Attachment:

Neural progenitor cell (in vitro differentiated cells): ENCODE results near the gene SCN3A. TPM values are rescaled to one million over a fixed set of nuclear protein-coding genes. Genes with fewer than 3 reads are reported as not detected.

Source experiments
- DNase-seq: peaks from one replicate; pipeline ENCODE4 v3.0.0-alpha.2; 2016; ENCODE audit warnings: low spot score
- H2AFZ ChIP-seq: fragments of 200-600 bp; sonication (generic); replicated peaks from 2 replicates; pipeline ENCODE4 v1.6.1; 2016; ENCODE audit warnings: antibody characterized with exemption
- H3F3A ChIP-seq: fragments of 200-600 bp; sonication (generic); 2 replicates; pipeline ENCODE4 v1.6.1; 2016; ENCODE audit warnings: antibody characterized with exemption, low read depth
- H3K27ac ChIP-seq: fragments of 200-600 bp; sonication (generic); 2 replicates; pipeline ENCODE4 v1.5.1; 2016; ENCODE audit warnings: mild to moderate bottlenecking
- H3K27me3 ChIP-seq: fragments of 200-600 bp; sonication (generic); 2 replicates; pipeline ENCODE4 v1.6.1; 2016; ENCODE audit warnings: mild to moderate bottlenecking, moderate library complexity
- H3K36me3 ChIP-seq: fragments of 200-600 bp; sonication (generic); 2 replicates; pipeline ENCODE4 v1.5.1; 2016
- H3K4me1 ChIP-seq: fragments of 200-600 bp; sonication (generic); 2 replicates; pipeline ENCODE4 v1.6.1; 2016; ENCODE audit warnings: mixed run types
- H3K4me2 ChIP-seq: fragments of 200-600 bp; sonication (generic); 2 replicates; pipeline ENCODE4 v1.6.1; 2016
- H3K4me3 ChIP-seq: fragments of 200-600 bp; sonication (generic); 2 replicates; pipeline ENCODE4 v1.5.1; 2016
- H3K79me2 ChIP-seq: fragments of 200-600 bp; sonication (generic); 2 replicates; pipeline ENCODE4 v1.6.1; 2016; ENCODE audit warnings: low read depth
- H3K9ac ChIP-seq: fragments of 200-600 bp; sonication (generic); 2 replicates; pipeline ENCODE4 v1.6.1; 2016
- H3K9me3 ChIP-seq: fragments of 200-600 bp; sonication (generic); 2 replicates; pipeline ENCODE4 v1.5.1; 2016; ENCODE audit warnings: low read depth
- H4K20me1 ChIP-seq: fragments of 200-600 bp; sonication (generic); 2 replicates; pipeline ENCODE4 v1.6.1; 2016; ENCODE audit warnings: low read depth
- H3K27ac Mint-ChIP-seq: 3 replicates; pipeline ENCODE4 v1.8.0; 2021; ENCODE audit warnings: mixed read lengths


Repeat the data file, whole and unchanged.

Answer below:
Neural progenitor cell (in vitro differentiated cells): ENCODE results near the gene SCN3A. TPM values are rescaled to one million over a fixed set of nuclear protein-coding genes. Genes with fewer than 3 reads are reported as not detected.

Source experiments
- DNase-seq: peaks from one replicate; pipeline ENCODE4 v3.0.0-alpha.2; 2016; ENCODE audit warnings: low spot score
- H2AFZ ChIP-seq: fragments of 200-600 bp; sonication (generic); replicated peaks from 2 replicates; pipeline ENCODE4 v1.6.1; 2016; ENCODE audit warnings: antibody characterized with exemption
- H3F3A ChIP-seq: fragments of 200-600 bp; sonication (generic); 2 replicates; pipeline ENCODE4 v1.6.1; 2016; ENCODE audit warnings: antibody characterized with exemption, low read depth
- H3K27ac ChIP-seq: fragments of 200-600 bp; sonication (generic); 2 replicates; pipeline ENCODE4 v1.5.1; 2016; ENCODE audit warnings: mild to moderate bottlenecking
- H3K27me3 ChIP-seq: fragments of 200-600 bp; sonication (generic); 2 replicates; pipeline ENCODE4 v1.6.1; 2016; ENCODE audit warnings: mild to moderate bottlenecking, moderate library complexity
- H3K36me3 ChIP-seq: fragments of 200-600 bp; sonication (generic); 2 replicates; pipeline ENCODE4 v1.5.1; 2016
- H3K4me1 ChIP-seq: fragments of 200-600 bp; sonication (generic); 2 replicates; pipeline ENCODE4 v1.6.1; 2016; ENCODE audit warnings: mixed run types
- H3K4me2 ChIP-seq: fragments of 200-600 bp; sonication (generic); 2 replicates; pipeline ENCODE4 v1.6.1; 2016
- H3K4me3 ChIP-seq: fragments of 200-600 bp; sonication (generic); 2 replicates; pipeline ENCODE4 v1.5.1; 2016
- H3K79me2 ChIP-seq: fragments of 200-600 bp; sonication (generic); 2 replicates; pipeline ENCODE4 v1.6.1; 2016; ENCODE audit warnings: low read depth
- H3K9ac ChIP-seq: fragments of 200-600 bp; sonication (generic); 2 replicates; pipeline ENCODE4 v1.6.1; 2016
- H3K9me3 ChIP-seq: fragments of 200-600 bp; sonication (generic); 2 replicates; pipeline ENCODE4 v1.5.1; 2016; ENCODE audit warnings: low read depth
- H4K20me1 ChIP-seq: fragments of 200-600 bp; sonication (generic); 2 replicates; pipeline ENCODE4 v1.6.1; 2016; ENCODE audit warnings: low read depth
- H3K27ac Mint-ChIP-seq: 3 replicates; pipeline ENCODE4 v1.8.0; 2021; ENCODE audit warnings: mixed read lengths